When President George W. Bush unveiled his "faith-based initiative" in January, he claimed there was a noble purpose behind the plan.
The program, he said, would muster "armies of compassion" to come to the aid of society's least fortunate the poor, the hungry, the homeless and those grappling with substance-abuse problems.
Yet ever since that day, the drive to pass the initiative has, it seems, become more important to the administration than the initiative's alleged noble goals. And in the process, the proposal has become entwined in the business-as-usual politics of Washington, D.C.
In July, The Washington Post reported that the White House had cut a deal with the Salvation Army: If the Army would issue a high-profile endorsement of the initiative, the administration would use the regulatory process to exempt the publicly funded religious organization from state and local anti-discrimination laws about hiring staff.
The administration and Salvation Army officials were quick to deny charges of a secret pact. But days later The Post reported that Karl Rove, Bush's top political adviser, had brokered the negotiations and even brought a team of Army officials to the White House to meet Bush personally.
In early August, word of another backroom deal surfaced. The evangelical magazine World reported that administration officials have quietly assured Religious Right leaders that they will be permitted to continue proselytizing while participating in the initiative.
This assurance came despite the fact that top administration officials had told Congress the exact opposite just days before, insisting that no proselytism would be allowed in connection with programs using public funds.
To reconcile these two claims, the administration resorted to the usual verbal dodges. Not to worry, White House operatives assured the Religious Right, Justice Department attorney Carl Esbeck "is a master at writing vague language" and has made sure the bill leaves the door sufficiently open to winning souls on the taxpayer's dime.
These activities are only the latest in a sad pattern that has emerged since the faith-based initiative was introduced: The Bush administration is apparently willing to promise anything, make any alliance or flout any constitutional provision to win passage of this measure. At times the relentless crusade to enact the faith-based initiative looks more like an effort to score political points than help poor families.
To be frank, the scheme has been marred by an unfortunate string of lies, duplicity and deceit from day one. The initiative claims to be about religion, but its backers have never hesitated to betray the very ethical principles religion holds at its core in an effort to enact the scheme.
This ought to deeply disturb all religious leaders. It clearly does bother some. Since the unveiling of the proposal, hundreds of clergy from across the theological spectrum have announced their opposition to it. Several have stated that they have no desire to see the faith they cherish turned into just another political football.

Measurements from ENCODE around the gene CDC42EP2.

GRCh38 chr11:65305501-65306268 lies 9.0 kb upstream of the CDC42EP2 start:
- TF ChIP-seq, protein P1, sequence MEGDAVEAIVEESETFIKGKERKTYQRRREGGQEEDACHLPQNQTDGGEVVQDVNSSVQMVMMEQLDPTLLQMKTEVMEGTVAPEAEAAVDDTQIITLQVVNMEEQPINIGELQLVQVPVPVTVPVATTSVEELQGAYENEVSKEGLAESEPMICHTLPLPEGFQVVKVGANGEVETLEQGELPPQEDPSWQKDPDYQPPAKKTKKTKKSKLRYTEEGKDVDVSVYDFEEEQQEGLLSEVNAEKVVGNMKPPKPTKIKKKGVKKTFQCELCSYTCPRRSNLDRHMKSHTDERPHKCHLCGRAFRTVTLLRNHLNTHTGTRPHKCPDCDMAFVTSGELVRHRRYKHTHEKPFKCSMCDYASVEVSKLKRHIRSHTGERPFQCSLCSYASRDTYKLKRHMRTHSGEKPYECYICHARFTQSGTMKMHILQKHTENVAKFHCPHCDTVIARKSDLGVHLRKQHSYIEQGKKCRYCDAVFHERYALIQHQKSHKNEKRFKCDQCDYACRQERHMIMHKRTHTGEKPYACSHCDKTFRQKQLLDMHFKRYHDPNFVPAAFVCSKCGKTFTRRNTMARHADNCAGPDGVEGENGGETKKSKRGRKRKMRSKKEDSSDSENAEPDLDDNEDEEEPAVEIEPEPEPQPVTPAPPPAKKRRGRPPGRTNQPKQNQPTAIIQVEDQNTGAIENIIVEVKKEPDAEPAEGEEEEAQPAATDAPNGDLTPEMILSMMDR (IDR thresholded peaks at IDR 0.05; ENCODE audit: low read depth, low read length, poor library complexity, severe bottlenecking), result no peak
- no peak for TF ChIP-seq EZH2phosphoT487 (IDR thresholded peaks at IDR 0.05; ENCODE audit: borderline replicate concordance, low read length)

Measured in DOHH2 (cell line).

But others aren't bothered at all. Eager for whatever scraps they can win from the federal government's table, they are apparently willing to toss principle out the rectory window.
Writing in The Washington Times July 20, Gerald L. Zandstra, director of programs at the Acton Institute, recounted attending a White House function with evangelical pastors who back the faith-based initiative. When Zandstra asked one of them if he was worried about the "no proselytism" rule, the man replied, "We find plenty of ways around that. We have taken government money for years and have converted each of the people who work in the government-funded program."
As Zandstra pointed out, there is an ethical problem with accepting government money when you have no intention of following the rules that accompany it. A member of the clergy should be the first to realize that. But as we know, the lure of 30 pieces of silver can override moral and ethical conduct in some cases.
These recent developments underscore one of the most dangerous aspects of the faith-based initiative: It threatens to turn America's religious community into just another "inside the Beltway" political player.
Once this funding is secured, what's to stop religious groups from behaving like every other special interest in the nation's capital? Will highly paid lobbyists hired by churches stalk the halls of Congress in step with representatives from defense contractors, big corporations and others seeking even bigger handouts? What sort of promises will they make to get that money? Will they conform their religious agenda to that of the state?
As conservative evangelical columnist Cal Thomas put it recently, "There are dozens of verses in the Old and New Testaments indicating God's care and concern for the poor and his displeasure with people who ignore them. But there is no call for Caesar to be the primary provider of help. That's the basic work of the church....[I]f Christians allow themselves to be replaced in such efforts, they will have traded their birthright for something of far less value."
Houses of worship have prospered for more than 200 years in America by relying on voluntary contributions from their supporters. Many have provided social services and good works. Their independence has permitted them, not the government, to determine the scope and content of these programs.
The Bush faith-based initiative would threaten that proven system, exchanging it for one that could turn religion into just another constituent group to be appeased and mollified with federal handouts.